DECEMBER 22, 2001
SAN JUAN (AP) - The Popular Democratic Party (PDP) will start the new year with an ambitious work agenda, mainly orientated to reorganizing its political and electoral structures to promote the discussion on the future political relationship between Puerto Rico and the United States.
PDP Secretary General Jorge Colberg Toro also believes that this next year will be the most important for his party "because the reorganization and the strengthening of the electoral structure is what will determine our objective of consolidating our organization as the majority party in Puerto Rico."
"This year was difficult because of the economic situation that the government found, but I am very optimistic for this new year because we will start to see the fruits of our seed that was planted this year," the PDP official said.
He also indicated that the U.S. congressional and gubernatorial elections next year creates a favorable environment for many candidates to attend to Puerto Rican matters, such as the proposal to amend the U.S. Internal Revenue Code Section 956 and the matter related to Vieques and the U.S. Navy.
As for the PDP's steps to promote changes to the present Commonwealth, Colberg Toro said the programmatic commitment of his political formation is aimed at developing the Commonwealth to obtain the tools for economic development.
Colberg Toro, meanwhile, said he expects a hard year of work, in reference to the political and electoral PDP agenda, "because we are going to work as if the internal primaries of the parties are in 2003, and there is a process of evaluating candidates and many other things that need to be conducted before getting to that step."
He indicated that the PDP reorganization, which started in November, will be completely implemented in January, and it will affect all its structures, from the presidency to the basic units.
He explained that there is a dialogue process with some legislators about their wish to return to the old primary system, where each party chooses its candidates the summer of the election year and not during the previous November, as stipulated in the current Electoral Law.
"It is a proposal of several legislators that is being discussed. There are points in favor and against, and the party's position will be decided by the government board," said Colberg Toro, while refusing to speculate on what that decision might be.
PDP Autonomists Confident On Commonwealth Development
DECEMBER 22, 2001
SAN JUAN (AP) - Active autonomists in the Popular Democratic Party (PDP) are confident about the success of their political agenda in collaboration with the administration of Gov. Sila Calderon.
Luis Vega, chief of the group of legal advisors of House Speaker Carlos Vizcarrondo, said the work agenda of the autonomists for now is "to continue collaborating with the efforts of the government of our party and our administration in the responsibilities that has been entrusted to each one of us and contribute positively and effectively to the unity and consensus process that will be convened and make contributions from our perspective."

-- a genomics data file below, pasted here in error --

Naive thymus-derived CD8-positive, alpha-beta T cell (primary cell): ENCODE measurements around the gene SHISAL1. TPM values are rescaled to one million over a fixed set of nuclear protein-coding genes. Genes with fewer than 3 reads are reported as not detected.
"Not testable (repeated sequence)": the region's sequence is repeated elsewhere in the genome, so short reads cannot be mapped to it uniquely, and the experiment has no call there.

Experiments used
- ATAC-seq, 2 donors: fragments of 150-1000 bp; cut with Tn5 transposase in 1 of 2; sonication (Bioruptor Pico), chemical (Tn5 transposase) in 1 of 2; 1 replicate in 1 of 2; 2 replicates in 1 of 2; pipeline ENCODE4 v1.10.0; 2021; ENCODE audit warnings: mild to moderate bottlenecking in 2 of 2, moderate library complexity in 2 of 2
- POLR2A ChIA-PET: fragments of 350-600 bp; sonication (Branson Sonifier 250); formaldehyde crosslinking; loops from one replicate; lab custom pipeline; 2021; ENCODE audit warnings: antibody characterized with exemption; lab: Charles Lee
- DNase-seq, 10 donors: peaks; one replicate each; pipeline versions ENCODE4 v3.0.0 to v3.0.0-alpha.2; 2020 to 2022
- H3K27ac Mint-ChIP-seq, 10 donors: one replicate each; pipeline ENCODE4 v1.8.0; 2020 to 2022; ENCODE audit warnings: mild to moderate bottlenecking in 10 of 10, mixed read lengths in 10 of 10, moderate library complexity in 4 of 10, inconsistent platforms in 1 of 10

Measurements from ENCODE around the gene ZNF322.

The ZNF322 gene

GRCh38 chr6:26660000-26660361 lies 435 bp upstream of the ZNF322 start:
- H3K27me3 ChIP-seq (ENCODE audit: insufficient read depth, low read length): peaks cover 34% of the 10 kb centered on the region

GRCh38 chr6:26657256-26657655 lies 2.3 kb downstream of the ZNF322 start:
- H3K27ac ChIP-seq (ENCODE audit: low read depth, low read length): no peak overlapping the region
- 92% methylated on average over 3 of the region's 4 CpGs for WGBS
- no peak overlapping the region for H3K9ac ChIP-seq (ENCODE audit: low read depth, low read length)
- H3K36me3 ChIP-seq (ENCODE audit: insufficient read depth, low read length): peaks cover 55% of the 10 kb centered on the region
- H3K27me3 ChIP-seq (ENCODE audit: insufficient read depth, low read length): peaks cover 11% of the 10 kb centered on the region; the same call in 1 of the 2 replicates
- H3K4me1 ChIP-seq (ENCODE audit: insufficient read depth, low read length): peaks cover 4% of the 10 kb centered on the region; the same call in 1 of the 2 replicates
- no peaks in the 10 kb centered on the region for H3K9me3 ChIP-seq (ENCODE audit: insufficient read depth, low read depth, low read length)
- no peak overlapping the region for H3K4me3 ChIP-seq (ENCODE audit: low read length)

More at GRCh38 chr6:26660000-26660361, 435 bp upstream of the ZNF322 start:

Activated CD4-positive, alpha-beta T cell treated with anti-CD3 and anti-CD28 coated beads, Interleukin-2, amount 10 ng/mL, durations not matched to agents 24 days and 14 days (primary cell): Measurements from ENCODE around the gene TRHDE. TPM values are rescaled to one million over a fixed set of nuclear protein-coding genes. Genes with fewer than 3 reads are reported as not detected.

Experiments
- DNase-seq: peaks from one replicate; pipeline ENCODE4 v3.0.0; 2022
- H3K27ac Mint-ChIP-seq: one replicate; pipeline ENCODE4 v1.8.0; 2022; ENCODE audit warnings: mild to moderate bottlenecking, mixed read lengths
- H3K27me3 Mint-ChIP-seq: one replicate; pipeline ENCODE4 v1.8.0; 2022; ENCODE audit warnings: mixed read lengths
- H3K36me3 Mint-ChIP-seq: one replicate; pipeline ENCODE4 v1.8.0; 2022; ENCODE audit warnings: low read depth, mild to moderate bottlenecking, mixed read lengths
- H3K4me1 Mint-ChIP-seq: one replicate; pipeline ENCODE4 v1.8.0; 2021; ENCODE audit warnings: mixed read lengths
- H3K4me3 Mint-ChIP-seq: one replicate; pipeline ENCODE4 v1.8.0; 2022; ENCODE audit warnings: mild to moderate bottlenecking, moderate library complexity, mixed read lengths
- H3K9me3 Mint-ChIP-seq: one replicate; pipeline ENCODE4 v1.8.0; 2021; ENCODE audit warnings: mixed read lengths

"There is no doubt that as we face the 50th anniversary of the Commonwealth and the beginning of the 21st century, there is a lack of a revision of the autonomous space of the people of Puerto Rico," said the president of the Pro-Commonwealth autonomist group.
He explained that this revision should be done to strengthen the bilateral and sovereign character of our association with the United States and also obtain those economic and international powers that allow the creation of jobs.
In that sense, he stressed that the public hearing process and the discussion that the PDP did in 1999 and 2000, which produced its government program on status, is a positive point because the process opens the discussion on how to resolve the political status to new consensus options.
He indicated that the minimum consensus in the PDP government program with respect to the Commonwealth development is directed at strengthening and democratizing the relationship with the United States and also affirming the area of the auto-government of the Puerto Ricans.
He said he is comfortable collaborating with the Calderon administration because some of her government's actions, such as developing the international economic presence of Puerto Rico and the presence in international organisms, show the autonomist orientation.
From his point of view, autonomist lawyer Miguel Lausell has reiterated that the problems that have emerged in the relationship between Puerto Rico and the United States are due to the confusion of that relationship because many years have passed since it has been established, and clear communication mechanisms have not been established up to now to achieve a fast and just agreement between both countries.
Ha said though the Commonwealth has served Puerto Rico very well, "at this time we need to obtain greater powers that allow us to help the people, by its own efforts, to achieve the goals of economic development and social well being, which should be the fundamental objectives of a government with its people."